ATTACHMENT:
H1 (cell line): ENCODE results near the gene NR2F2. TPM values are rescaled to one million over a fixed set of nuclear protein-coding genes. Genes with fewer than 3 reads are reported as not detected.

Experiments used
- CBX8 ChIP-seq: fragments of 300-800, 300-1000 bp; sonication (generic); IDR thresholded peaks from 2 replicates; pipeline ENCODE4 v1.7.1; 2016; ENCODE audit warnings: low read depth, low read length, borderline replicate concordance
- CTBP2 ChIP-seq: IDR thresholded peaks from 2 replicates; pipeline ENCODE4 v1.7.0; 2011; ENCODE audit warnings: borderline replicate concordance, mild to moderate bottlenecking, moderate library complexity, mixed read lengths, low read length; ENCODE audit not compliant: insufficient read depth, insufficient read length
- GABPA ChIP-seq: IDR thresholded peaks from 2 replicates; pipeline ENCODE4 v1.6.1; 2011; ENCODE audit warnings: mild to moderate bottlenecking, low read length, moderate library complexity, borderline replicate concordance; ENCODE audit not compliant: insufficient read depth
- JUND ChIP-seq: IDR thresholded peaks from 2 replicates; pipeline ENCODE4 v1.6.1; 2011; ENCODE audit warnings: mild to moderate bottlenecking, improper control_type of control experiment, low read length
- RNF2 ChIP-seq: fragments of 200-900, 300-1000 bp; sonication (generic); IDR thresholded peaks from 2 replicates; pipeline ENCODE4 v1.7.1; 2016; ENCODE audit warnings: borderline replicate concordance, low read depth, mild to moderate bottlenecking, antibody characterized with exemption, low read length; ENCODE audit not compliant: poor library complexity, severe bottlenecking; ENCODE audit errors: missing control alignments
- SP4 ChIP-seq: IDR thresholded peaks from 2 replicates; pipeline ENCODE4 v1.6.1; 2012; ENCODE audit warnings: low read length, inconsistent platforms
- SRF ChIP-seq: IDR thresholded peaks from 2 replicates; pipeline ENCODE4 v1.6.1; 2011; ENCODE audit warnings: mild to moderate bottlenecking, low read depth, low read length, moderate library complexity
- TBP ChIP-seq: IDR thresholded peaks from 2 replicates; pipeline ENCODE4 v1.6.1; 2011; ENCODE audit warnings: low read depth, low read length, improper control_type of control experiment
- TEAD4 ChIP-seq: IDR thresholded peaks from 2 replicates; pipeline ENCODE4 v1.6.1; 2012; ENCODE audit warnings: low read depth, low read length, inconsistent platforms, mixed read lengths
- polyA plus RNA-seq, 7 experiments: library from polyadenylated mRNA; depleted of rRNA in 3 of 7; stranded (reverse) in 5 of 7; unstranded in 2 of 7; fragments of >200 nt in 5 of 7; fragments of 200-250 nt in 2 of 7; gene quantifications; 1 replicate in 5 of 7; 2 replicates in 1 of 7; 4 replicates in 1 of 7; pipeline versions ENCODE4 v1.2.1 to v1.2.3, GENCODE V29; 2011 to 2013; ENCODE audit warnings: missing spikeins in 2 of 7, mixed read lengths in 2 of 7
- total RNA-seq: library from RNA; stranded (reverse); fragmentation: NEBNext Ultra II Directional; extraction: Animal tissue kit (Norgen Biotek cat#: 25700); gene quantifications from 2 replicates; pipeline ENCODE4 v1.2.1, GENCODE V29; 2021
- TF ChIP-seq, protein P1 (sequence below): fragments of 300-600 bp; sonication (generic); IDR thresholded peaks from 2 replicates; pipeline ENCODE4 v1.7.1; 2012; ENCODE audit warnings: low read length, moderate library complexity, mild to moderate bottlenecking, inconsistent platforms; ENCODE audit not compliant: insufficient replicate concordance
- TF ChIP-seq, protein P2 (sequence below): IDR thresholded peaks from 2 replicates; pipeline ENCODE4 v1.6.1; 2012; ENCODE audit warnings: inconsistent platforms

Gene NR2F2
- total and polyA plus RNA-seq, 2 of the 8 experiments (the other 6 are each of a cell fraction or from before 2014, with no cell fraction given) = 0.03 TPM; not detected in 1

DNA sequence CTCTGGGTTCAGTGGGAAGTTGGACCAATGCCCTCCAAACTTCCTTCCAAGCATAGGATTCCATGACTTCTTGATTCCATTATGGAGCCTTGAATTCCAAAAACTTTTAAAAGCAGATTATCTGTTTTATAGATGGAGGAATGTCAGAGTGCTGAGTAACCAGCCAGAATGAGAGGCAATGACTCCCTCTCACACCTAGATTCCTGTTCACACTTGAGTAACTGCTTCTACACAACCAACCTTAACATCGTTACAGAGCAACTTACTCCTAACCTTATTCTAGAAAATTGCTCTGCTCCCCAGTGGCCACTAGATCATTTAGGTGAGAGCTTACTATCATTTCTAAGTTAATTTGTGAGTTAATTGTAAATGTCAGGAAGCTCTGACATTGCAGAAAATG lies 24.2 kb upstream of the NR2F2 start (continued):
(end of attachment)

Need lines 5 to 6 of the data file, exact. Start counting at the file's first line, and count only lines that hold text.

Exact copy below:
- GABPA ChIP-seq: IDR thresholded peaks from 2 replicates; pipeline ENCODE4 v1.6.1; 2011; ENCODE audit warnings: mild to moderate bottlenecking, low read length, moderate library complexity, borderline replicate concordance; ENCODE audit not compliant: insufficient read depth
- JUND ChIP-seq: IDR thresholded peaks from 2 replicates; pipeline ENCODE4 v1.6.1; 2011; ENCODE audit warnings: mild to moderate bottlenecking, improper control_type of control experiment, low read length